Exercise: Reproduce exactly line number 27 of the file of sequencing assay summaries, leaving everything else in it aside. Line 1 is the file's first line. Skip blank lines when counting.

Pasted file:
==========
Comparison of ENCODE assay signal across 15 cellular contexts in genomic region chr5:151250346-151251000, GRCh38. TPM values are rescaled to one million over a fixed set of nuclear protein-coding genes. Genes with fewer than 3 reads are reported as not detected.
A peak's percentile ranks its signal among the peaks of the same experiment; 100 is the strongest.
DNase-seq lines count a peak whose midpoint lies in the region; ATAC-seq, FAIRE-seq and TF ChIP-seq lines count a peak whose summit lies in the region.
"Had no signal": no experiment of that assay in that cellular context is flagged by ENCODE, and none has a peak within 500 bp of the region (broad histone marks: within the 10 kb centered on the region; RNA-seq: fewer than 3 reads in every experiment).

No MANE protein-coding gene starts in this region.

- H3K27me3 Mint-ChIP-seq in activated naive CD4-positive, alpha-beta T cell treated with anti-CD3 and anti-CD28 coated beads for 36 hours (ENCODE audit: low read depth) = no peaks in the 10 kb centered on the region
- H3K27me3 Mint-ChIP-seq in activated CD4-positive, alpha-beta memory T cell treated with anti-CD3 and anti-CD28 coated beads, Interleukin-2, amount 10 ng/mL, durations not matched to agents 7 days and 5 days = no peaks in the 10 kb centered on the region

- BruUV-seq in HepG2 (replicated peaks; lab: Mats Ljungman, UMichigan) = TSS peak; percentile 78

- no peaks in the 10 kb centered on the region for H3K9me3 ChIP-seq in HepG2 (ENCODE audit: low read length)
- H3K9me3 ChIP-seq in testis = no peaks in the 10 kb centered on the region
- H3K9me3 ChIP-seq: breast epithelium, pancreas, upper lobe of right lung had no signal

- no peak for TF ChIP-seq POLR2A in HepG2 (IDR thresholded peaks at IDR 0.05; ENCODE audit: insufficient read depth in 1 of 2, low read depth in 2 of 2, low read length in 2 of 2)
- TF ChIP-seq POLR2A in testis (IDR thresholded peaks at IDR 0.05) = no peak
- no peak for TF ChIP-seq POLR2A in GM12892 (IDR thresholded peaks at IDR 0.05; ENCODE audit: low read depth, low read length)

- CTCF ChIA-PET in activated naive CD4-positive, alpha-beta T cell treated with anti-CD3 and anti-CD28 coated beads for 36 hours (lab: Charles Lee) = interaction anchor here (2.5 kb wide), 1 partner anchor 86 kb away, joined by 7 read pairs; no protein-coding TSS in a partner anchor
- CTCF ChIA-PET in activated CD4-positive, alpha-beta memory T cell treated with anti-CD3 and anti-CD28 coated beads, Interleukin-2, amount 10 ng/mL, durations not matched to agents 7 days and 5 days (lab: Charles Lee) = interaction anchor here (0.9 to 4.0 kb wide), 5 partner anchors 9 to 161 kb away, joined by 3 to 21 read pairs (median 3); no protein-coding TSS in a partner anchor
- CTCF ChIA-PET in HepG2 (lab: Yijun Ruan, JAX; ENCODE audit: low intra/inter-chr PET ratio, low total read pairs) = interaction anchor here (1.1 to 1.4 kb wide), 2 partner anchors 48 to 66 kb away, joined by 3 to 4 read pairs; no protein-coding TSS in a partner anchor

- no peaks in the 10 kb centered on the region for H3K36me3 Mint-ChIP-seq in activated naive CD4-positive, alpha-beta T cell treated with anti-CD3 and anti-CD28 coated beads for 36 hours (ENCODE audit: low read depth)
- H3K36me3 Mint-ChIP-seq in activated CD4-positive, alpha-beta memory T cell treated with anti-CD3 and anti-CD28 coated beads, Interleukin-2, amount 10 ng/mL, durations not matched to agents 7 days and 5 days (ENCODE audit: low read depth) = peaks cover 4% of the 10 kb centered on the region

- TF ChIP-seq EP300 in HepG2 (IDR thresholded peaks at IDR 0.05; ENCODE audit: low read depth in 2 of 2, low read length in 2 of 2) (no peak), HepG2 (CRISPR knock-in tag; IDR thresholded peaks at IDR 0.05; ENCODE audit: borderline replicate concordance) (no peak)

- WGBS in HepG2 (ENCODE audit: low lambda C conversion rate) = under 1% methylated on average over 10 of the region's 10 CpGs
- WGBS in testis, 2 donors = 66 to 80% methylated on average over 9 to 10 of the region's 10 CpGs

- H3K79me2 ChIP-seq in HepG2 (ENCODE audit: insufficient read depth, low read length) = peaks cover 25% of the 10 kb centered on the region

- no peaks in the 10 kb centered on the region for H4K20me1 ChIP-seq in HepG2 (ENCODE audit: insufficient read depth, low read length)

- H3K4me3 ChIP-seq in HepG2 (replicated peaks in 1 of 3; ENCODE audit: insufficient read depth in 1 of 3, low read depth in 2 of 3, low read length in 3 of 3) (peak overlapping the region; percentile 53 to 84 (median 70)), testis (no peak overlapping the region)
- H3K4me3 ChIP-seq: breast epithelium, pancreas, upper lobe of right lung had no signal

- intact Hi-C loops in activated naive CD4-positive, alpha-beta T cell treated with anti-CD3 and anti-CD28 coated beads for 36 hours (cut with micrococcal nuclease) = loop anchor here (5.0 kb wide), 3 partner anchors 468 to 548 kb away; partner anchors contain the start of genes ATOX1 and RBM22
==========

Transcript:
- intact Hi-C loops in activated naive CD4-positive, alpha-beta T cell treated with anti-CD3 and anti-CD28 coated beads for 36 hours (cut with micrococcal nuclease) = loop anchor here (5.0 kb wide), 3 partner anchors 468 to 548 kb away; partner anchors contain the start of genes ATOX1 and RBM22